Before You Sign City Council Nominating Petitions Or Donate $5 For Public Financing, Ask Questions, Know Where Candidates Stand

The regular 2023 municipal election to elect city councilors for City Council Districts 2, 4, 6, and 8 will be held on November 7, 2023 along with $200 Million in bonds to be approved by city voters. The City Clerk has posted on its city  web page the election calendar and information for all candidates.

The 2023 Regular Local Election Calendar for candidates began on April 30 with an “exploratory period” to allow candidates to organize and collect “seed money” donations  and ended on June 4.


The November 7 municipal election will remake the council and perhaps there will be a shift from the current Democrat control to a Republican controlled city council. Three of the four incumbents whose seats are on the ballot are not running for reelection and they are District 2’s Democrat Isaac Benton, District 6’s Democrat  Pat Davis and District 8’s Republican Trudy Jones. The only sitting councilor running this year is District 4’s first term Republican Brook Bassan and thus far she is running unopposed.  The city  council’s five other seats will not be decided again until 2025 and will include the Mayor’s race. Mayor Tim Keller has told at least 2  of his closest aides in the Mayor’s office that he is running for a third term. There are no term limits for city councilor nor the Mayor.

The city is facing any number of problems that are bringing it to its knees. Those problems include exceptionally high violent crime and murder rates, the city’s  increasing homeless numbers, lack of mental health  care programs and little economic development. Mayor Tim Keller is also proclaiming that the city is suffering from a low income housing crisis with the city in need of 13,000 to 30,000 new housing units as he proposes  what he calls “transformative changes” to the Integrated Development Ordinance (IDO) to allow construction of casitas and duplexes on virtually all residential property within the city to increase density and motels conversions where the city buys existing motels and converts them to low income housing.


Known candidates listed on the City Clerks web page as of June 5 include the following candidates listed:


  • Joaquin Baca, Democrat, a hydrologist and elected member of the Middle Rio Grande Conservancy District who intends to seek public financing and he president of the ABQCore neighborhood association.
  • Loretta Naranjo Lopez, Democrat, a retired city planner and current member of the New Mexico Public Employees Retirement Association Board who intends to seek public financing.
  • Moises A. Gonzalez


  • Brook Bassan, Republican, a stay-at-home mom and incumbent councilor who intends to seek public financing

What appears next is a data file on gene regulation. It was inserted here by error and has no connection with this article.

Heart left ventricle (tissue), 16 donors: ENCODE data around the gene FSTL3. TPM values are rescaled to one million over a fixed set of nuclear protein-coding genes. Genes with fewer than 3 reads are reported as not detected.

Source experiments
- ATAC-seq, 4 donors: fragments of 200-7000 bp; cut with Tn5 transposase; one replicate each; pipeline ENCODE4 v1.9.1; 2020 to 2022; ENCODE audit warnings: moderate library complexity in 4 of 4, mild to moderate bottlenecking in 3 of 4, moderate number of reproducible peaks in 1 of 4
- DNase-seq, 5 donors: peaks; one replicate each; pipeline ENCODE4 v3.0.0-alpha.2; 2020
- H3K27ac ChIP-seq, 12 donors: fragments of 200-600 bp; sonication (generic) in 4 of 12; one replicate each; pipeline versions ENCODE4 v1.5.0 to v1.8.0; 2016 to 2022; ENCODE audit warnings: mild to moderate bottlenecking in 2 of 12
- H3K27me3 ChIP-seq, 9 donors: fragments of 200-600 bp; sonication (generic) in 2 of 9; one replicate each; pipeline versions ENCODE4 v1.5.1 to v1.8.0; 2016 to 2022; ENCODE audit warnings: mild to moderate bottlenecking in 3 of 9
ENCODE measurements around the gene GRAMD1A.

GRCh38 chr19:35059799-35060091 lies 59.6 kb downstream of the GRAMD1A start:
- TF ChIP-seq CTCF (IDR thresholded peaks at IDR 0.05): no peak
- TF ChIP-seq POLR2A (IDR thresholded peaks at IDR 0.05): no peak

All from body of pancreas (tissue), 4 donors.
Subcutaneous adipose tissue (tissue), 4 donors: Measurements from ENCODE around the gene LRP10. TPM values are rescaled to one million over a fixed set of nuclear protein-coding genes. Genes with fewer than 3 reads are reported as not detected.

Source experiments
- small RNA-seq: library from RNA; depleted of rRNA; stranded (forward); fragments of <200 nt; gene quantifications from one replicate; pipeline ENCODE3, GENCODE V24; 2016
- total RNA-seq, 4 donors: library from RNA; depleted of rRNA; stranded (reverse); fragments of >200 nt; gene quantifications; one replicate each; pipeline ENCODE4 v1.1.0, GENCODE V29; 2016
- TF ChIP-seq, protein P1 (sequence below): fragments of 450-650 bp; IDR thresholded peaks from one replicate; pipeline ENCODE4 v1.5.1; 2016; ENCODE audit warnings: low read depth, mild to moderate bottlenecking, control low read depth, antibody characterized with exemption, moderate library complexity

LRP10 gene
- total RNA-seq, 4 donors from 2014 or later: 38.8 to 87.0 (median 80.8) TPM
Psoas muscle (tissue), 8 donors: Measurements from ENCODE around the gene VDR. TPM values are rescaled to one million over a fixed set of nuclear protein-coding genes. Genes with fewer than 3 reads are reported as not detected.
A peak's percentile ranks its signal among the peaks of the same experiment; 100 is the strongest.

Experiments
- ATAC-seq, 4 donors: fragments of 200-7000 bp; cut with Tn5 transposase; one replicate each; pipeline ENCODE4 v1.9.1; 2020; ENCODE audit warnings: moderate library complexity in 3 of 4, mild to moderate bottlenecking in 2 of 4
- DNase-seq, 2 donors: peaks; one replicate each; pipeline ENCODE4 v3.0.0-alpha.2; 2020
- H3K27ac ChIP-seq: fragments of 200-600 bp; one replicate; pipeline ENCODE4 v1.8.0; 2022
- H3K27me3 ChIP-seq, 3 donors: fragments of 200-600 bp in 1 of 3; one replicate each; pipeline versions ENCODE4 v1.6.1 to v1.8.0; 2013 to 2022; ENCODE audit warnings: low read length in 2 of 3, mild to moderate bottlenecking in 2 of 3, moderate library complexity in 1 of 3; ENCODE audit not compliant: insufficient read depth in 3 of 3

• Abby Foster  (No other information available)


  • Jeff Hoehn, Democrat, a nonprofit executive director who intends to seek public financing.
  • Abel Otero, Democrat, a barber who intends to seek public financing.
  • Joseph Pitluck Aguirre, Independent, a dentist and software development. company owner who intends to run a privately financed campaign.
  • Kristin Greene (No other information immediately available)
  • Jonathan Ryker Juarez (No other information immediately available)
  • Nichole Rogers (No other information immediately available)
  • Kristin “Raven” Greene (


  • Dan Champine, Republican, a retired police officer and current mortgage lender who intends to seek public financing
  • Idalia Lechuga-Tena, Democrat, a consultant and former state representative who intends to seek public financing

The link to the City clerk’s website listing candidates is here:


All too often, city council races are ignored by many voters and the campaigns do not really heat up until the very last month of the campaign. Most city council races are won with direct voter contact and candidates going “door to door” looking for support and votes.  Before signing any petitions or donating to candidates, voters should know where candidates stand on the major issues they care about and what they will do if elected.

A few questions and issues candidates for City Council  need to think about and disclose their positions on include the following:



BACKGROUND:  Two New Mexico County Commissions and 3 municipalities have pass ordinances restricting a woman’s right to choose by prohibiting the operation of abortion clinics. The ordinances are  based on the Comstock Act which is federal legislation from the 1870s that prohibits the mailing of “obscene material,” including medication or equipment used in abortions. The Attorney General has filed a New Mexico Supreme Court action to set aside the ordinances and declare such ordinances as unconstitutional with the litigation still pending.

1. Are you in favor of the City Council enacting similar legislation in the form of prohibiting the city from issuing licenses to do business in Albuquerque to any health care provider that provides abortion services?